What Kids Can Teach Parents

Parents have little time for furthering their own emotion education.

Posted May 28, 2019

By Marc Brackett, Ph.D., and Diana Divecha, Ph.D.

Are you tired of the hollow after-school small talk with your child?

What if instead of the well-worn “How was your day?” “Fine,” your child came home from school initiating a conversation like this one from a sixth-grade girl from Long Island:

“Mom, I just learned this new word in school: alienation. We are studying human migration and talking about how painful it is to be an outsider. I shared that I felt alienated when I moved to a new school. Mom, when have you felt alienated?”

Would you be prepared for the discussion?

Sharing feelings brings people closer and most families say this is something they want—but may not know how to get.

In January, the Aspen Institute’s National Commission on Social, Emotional, and Academic Development released a report concluding that social and emotional skills are a critical proficiency that children should be learning. And since schools are increasingly teaching just that, parents are finding they have some catching up to do.

Social and emotional learning (SEL) is not just a fad or a distraction from the “real subjects,” the report concludes; they are “the substance of education itself” based on decades of research on child development, education, and brain science. SEL skills are predictors of success in schools, career, and life.

Already, all of the states have agreed to SEL competency standards for preschool education. Fourteen states have adopted additional standards for grades K-12. A 2018 survey revealed that the vast majority of administrators (96 percent), teachers (93 percent) and parents (81 percent) believe that SEL is just as important as academic learning. As a result, more students are learning tools that support their emotional life, and in turn, they are changing their families’ lives.

One father didn’t realize the impact of his anger on his family until he was confronted by his son’s newly acquired emotional skills. The father was in the middle of a fight with his wife when the younger six-year-old interrupted their argument to insist that he get him more batteries for his gaming console. The father said, “I was already pissed, and David’s ‘Dad! Dad! Dad! Dad!’ just sent me over the edge. I blew up and sent him to his room; in fact, I half chased him out of the kitchen and up the stairs.”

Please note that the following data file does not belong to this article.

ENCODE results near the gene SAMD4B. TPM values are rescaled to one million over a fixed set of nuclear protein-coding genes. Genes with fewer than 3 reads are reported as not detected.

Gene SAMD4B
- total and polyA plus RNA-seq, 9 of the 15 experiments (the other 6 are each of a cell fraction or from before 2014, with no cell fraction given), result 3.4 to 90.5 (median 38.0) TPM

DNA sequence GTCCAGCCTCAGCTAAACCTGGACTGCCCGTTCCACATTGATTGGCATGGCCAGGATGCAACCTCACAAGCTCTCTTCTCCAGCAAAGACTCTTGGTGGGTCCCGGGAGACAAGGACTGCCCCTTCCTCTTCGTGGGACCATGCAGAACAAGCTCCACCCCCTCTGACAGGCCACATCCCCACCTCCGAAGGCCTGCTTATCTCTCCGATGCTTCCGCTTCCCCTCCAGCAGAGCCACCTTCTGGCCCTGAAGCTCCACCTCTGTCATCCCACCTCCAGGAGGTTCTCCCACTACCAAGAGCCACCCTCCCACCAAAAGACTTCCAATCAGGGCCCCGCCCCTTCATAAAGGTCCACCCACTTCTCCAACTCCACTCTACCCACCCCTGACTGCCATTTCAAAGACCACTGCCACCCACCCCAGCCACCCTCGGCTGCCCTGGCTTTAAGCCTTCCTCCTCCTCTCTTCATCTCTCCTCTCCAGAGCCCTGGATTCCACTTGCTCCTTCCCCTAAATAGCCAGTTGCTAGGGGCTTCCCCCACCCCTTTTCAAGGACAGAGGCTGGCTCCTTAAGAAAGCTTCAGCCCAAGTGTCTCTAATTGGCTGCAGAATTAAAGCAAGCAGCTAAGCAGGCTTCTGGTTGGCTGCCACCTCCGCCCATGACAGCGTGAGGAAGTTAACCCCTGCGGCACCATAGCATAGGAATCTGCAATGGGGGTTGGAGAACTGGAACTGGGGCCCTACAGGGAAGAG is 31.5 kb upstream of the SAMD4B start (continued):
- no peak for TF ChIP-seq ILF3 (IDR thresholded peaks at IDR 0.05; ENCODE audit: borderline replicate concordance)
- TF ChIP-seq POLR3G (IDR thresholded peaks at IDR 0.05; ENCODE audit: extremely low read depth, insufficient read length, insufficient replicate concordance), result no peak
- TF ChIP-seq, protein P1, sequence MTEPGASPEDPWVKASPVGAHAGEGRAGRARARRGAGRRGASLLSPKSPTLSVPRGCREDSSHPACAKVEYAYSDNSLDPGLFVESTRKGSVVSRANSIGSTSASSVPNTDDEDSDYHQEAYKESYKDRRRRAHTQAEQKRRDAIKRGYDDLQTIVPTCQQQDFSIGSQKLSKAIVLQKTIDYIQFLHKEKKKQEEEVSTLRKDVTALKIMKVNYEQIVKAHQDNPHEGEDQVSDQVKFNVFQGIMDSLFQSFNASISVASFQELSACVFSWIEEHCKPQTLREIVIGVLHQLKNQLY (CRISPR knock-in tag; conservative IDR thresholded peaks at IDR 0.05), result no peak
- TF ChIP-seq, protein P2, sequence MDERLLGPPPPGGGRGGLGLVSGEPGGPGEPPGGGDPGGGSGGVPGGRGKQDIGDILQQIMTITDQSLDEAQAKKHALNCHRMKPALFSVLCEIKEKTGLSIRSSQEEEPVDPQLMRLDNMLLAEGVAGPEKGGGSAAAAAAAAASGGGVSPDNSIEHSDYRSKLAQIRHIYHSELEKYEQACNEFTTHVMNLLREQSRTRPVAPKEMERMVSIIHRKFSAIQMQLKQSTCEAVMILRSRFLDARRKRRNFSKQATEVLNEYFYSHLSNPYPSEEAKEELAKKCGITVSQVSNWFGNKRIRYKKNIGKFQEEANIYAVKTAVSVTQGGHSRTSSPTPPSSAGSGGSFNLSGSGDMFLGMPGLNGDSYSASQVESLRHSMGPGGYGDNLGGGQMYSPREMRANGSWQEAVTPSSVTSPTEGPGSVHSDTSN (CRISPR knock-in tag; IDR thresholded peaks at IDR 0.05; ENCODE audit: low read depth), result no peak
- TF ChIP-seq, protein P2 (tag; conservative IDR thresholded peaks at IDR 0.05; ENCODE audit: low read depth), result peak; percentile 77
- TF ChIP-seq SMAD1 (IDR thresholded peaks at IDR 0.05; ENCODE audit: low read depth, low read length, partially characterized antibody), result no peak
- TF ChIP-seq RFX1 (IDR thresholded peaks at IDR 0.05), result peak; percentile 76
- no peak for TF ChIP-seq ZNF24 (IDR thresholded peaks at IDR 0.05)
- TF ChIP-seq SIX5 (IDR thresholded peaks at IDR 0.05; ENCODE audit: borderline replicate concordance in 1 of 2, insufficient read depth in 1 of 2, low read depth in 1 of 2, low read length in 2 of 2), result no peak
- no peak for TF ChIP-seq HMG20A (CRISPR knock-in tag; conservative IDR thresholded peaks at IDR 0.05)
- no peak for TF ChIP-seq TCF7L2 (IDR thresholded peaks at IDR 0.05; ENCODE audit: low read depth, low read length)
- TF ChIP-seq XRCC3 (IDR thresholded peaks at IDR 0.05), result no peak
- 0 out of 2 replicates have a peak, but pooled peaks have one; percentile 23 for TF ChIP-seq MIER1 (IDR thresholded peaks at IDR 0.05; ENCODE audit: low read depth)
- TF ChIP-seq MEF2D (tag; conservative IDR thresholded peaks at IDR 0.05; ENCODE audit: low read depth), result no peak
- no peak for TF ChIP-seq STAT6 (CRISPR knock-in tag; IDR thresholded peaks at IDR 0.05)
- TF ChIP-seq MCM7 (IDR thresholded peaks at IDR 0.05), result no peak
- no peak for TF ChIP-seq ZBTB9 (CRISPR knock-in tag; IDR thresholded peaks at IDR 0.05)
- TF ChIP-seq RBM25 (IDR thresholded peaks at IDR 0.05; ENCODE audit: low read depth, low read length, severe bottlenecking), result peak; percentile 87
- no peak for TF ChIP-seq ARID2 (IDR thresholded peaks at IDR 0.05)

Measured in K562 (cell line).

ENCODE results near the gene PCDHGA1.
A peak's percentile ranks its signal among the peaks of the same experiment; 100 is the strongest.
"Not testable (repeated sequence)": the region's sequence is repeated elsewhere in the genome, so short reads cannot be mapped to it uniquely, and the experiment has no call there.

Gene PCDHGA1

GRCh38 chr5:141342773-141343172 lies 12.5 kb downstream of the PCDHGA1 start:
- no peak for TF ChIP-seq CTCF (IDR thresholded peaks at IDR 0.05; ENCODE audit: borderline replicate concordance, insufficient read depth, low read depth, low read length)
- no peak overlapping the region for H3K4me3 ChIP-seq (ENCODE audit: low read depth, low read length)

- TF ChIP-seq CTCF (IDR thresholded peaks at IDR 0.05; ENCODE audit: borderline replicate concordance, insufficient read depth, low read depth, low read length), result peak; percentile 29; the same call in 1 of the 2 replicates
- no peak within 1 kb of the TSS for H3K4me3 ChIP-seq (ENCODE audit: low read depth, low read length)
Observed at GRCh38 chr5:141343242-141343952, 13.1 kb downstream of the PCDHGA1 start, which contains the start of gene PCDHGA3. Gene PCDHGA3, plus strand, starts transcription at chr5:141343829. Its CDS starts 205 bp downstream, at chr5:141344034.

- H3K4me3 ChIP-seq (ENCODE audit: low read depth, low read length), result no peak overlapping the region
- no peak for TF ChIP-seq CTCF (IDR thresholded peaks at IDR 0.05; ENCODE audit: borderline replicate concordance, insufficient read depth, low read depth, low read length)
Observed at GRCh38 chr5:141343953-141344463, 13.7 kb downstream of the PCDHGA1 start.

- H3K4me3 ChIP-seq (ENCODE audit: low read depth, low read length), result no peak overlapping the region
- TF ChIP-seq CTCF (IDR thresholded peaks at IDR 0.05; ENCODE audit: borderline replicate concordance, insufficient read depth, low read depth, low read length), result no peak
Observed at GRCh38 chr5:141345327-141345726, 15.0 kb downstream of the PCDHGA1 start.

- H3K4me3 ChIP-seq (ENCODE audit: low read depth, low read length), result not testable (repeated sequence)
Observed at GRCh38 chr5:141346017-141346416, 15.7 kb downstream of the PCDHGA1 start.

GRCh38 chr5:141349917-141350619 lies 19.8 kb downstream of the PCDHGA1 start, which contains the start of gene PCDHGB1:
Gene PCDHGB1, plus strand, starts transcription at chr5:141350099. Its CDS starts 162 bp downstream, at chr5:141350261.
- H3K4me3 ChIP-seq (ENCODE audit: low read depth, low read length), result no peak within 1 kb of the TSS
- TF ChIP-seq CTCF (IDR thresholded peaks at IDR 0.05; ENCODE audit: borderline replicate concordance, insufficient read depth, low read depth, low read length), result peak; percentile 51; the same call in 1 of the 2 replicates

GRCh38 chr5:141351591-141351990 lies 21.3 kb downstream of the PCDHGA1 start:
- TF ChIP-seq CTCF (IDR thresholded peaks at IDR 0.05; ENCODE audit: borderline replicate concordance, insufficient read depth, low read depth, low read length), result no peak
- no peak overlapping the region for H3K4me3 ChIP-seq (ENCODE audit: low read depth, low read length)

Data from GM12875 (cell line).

Later, the father found a note from the older ten-year-old to his younger brother: “Take three deep breaths,” the advice read. “Daddy was just in a really bad mood; he’ll feel better tomorrow after he sleeps.” The father said, “My wife and I realized we’d not only been terrible role models, but we’d been subjecting our kids to a lot of unnecessary hurt.”

Another parent said that dinner time used to be chaotic, marred by interruptions, frustrations, and shouting because everyone wanted to talk at the same time. One evening, one of the children stopped what he was doing, closed his eyes, and said, “I’m going to take a meta-moment” (a pause when one makes a conscious decision between being triggered and choosing a constructive response). From that moment on, dinner was peaceful.

An emotional current is always running in each of us, but an SEL education can illuminate and segment feelings, suddenly making an amorphous “felt sense” visible and tangible, and able to be worked with. Sometimes that means that children recognize their parents’ feelings more clearly.

A first grader from New York City told us that she wished her mom could recognize how often she was angry. “My mom is ‘in the red’ a lot of the time, and if she used the Mood Meter (a tool to help identify feelings), maybe she would realize it.”

A third grader added that he wanted to teach his mother breathing exercises because she usually comes home from work stressed out. “She’d be calmer at home if she knew how to do it,” he said.